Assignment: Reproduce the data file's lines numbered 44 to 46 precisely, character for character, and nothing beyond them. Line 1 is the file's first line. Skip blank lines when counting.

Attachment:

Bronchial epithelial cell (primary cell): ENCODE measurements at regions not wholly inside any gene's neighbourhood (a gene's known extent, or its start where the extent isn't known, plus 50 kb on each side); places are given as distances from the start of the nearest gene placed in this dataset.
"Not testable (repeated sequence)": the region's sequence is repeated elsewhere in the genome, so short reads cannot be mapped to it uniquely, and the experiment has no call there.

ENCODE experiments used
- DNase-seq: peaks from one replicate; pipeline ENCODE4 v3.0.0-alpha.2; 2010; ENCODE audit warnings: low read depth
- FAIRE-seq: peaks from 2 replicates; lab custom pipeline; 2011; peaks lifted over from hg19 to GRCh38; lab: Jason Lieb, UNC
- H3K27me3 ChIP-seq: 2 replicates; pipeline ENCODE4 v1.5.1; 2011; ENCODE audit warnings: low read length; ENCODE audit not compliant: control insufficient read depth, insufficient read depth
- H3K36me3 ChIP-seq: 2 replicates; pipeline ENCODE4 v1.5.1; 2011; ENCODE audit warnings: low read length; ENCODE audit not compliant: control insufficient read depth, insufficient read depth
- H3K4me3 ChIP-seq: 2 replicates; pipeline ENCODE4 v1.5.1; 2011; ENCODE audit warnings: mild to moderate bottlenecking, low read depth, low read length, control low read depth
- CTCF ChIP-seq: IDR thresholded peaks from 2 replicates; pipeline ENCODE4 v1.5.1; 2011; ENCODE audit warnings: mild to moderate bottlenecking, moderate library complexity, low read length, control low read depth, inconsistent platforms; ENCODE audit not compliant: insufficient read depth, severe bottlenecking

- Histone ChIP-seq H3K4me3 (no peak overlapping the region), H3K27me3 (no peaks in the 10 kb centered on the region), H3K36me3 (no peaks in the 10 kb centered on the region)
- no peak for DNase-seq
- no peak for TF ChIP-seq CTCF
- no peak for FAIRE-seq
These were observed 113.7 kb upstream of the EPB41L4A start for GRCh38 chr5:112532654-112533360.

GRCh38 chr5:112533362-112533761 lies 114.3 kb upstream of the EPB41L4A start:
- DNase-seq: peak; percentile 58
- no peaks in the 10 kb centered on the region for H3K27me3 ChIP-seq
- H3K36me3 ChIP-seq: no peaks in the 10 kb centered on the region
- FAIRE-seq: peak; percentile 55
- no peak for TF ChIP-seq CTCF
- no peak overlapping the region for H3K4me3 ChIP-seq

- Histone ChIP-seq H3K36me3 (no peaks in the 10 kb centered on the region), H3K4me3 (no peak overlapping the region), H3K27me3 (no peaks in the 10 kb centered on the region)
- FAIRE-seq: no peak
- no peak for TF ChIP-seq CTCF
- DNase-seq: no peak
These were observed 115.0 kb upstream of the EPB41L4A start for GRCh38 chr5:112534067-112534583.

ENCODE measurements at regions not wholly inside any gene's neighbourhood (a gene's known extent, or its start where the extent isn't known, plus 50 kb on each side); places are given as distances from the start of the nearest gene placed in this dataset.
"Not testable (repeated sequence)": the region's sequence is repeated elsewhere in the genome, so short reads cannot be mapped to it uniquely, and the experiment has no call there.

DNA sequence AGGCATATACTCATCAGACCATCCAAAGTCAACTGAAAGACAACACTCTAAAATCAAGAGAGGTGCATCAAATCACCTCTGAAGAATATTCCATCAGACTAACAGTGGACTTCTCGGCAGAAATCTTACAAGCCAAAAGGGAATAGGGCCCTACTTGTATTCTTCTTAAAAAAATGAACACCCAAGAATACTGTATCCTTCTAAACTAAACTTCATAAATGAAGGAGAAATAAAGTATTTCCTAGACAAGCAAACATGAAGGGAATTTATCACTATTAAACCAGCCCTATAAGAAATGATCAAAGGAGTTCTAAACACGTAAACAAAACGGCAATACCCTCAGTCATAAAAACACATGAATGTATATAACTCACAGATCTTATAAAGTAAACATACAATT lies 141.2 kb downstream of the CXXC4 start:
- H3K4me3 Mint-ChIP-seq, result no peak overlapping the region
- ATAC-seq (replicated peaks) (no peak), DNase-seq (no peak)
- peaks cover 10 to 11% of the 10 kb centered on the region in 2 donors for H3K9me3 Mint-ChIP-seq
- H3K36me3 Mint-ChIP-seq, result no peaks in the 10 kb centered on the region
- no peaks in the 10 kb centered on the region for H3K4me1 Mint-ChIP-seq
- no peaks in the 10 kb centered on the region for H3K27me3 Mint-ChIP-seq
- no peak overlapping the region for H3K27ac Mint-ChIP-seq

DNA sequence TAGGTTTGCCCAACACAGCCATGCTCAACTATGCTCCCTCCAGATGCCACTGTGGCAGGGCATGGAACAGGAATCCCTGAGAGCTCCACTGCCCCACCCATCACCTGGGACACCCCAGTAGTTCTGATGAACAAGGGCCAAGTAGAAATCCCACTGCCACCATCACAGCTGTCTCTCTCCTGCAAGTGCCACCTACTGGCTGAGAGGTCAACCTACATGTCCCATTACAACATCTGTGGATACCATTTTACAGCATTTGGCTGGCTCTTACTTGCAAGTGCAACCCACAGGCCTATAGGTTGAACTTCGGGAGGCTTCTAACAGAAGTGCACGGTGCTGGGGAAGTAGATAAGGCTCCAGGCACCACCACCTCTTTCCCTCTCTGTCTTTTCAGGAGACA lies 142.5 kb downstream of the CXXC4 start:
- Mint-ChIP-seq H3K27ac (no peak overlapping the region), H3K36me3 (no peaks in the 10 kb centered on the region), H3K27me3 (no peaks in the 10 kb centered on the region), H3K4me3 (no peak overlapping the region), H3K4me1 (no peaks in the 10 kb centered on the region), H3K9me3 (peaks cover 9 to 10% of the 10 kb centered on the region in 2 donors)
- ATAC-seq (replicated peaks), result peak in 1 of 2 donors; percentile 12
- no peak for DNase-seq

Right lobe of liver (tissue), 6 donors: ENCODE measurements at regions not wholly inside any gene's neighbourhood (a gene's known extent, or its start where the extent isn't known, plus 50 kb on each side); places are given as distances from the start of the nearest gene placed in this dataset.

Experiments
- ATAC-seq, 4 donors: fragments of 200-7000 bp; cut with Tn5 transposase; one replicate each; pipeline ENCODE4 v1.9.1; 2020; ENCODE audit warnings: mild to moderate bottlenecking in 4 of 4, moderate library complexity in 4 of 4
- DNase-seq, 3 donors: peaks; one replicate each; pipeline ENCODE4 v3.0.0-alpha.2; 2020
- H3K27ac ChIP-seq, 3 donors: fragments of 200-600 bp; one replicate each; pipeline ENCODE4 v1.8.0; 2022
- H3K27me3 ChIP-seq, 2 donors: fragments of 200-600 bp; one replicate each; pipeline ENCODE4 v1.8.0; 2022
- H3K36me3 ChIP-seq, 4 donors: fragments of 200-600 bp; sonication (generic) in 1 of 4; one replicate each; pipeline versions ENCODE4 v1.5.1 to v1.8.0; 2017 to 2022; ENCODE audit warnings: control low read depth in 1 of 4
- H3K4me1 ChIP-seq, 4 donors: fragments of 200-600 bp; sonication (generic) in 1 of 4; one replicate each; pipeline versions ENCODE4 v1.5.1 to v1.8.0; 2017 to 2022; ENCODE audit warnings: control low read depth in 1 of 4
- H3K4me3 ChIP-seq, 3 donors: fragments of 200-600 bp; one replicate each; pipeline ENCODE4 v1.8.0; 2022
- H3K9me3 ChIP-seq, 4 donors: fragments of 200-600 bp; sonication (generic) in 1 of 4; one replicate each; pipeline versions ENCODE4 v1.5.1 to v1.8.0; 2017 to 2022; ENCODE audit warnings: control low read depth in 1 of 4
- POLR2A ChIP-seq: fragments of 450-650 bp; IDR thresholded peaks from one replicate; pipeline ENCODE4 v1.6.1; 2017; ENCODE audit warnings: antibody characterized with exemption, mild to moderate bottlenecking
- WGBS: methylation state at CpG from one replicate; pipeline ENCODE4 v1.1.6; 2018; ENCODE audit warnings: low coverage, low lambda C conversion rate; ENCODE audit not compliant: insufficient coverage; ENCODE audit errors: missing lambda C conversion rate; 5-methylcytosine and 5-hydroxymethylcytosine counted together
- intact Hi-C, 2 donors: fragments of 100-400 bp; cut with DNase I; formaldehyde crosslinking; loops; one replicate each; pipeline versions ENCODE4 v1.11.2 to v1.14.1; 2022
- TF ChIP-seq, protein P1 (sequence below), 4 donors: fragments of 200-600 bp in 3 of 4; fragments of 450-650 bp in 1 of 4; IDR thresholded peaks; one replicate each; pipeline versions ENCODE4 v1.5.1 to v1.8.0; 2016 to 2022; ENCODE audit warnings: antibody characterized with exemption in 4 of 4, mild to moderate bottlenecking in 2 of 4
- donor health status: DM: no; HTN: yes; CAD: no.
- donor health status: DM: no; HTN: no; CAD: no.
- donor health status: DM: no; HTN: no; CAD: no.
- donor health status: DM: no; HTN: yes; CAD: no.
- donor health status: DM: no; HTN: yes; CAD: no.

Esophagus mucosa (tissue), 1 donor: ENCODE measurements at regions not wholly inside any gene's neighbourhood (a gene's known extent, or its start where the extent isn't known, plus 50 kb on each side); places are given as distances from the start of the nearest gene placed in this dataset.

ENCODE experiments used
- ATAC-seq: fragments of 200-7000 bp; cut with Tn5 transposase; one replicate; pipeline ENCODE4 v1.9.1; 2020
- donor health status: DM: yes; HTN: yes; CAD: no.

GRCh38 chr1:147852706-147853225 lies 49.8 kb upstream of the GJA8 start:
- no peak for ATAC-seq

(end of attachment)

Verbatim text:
- DNase-seq, 3 donors: peaks; one replicate each; pipeline ENCODE4 v3.0.0-alpha.2; 2020
- H3K27ac ChIP-seq, 3 donors: fragments of 200-600 bp; one replicate each; pipeline ENCODE4 v1.8.0; 2022
- H3K27me3 ChIP-seq, 2 donors: fragments of 200-600 bp; one replicate each; pipeline ENCODE4 v1.8.0; 2022